The Corinthian church was full of a great deal of sin, schism, and error; that is the context for Paulâ€™s instructions and teaching on the Lordâ€™s Supper found in 1 Corinthians 11. This text leaves us with a few implications.
First, Paul reminds them that this meal is one of obedience to the Lord. He received from the Lord, had obediently delivered it unto them, and was now reminding them. We come here because the King commands us to come. Come. Not because you find yourself worthy, but because He invites you and commands you to.
Second, we are to observe this meal in unity.Â Paul tells the Corinthians to let each man examine or prove himself (1 Cor. 11:28). Damnation rests on those who eat this meal unworthily, because they are, in fact, dead. Corpses canâ€™t eat. Examining yourself isnâ€™t an exercise at looking at yourself, but a command to look unto Christ, the only one who can give you life, whereby you might actuallyÂ eat the new life of Christ found in this meal and be joined with the whole congregation of saints. The sins and errors in the Corinthian church didnâ€™t mean that they werenâ€™t aÂ church or weren’t believers. It meant they needed to be remindedÂ that the King had commanded them to look to Him alone for salvation and discern Christ in His body, the church. Examine yourself, and in finding nothing worthy in you turn in trust to Christ alone.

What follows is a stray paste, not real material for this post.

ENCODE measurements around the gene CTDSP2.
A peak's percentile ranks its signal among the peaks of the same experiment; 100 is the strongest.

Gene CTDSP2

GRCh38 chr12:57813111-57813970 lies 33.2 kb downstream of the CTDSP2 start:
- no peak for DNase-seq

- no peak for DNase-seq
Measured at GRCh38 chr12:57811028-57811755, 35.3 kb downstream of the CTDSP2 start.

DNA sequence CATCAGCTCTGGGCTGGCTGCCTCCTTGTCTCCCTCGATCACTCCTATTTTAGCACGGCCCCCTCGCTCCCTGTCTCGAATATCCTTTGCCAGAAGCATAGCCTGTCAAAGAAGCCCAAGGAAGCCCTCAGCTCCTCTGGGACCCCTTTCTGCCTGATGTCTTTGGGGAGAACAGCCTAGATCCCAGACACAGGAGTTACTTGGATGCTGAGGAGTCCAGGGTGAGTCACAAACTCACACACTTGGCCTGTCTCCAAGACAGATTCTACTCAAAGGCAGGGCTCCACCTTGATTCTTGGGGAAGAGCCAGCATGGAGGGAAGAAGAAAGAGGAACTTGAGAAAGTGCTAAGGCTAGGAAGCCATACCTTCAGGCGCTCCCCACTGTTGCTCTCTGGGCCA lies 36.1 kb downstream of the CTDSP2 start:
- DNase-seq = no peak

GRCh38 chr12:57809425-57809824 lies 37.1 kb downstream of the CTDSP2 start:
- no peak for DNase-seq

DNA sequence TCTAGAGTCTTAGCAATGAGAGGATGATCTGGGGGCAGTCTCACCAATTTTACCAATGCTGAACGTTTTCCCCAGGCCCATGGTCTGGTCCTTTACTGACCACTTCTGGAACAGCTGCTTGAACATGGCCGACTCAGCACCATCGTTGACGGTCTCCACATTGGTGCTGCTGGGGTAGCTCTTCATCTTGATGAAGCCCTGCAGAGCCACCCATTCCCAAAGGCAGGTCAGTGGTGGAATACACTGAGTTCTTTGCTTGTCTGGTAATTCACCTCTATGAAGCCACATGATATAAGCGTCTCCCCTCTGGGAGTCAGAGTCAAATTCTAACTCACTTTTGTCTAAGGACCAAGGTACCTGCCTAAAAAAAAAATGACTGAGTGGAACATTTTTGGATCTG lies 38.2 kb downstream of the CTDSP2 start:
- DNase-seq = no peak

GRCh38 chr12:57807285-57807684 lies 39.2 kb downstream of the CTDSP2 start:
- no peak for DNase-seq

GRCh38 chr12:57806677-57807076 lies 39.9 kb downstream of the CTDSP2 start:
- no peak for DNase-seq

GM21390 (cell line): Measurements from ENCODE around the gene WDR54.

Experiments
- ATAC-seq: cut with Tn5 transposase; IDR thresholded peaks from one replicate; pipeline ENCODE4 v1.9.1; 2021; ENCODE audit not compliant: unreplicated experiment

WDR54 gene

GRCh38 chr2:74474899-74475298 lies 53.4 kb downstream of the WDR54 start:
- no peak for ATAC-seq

Finally, we must always bear in mind that what we do here is a feastÂ and not a fast. Feasts are full of joy, full of gladness, full of fellowship, full of laughter, full ofÂ unity, and in a word, full of fullness. A feast is a meal with the food dripping off the edges of the plate, and the wine spilling over the lip of the cup. We are to remember that this feast fillsÂ us with Christ, and fills us with love for those Christ has begotten: our brethren. We leave this meal full of Him that fills all in all. We are in His presence, and in His presence is the fullness of joy.Â So come and welcome to Jesus Christâ€¦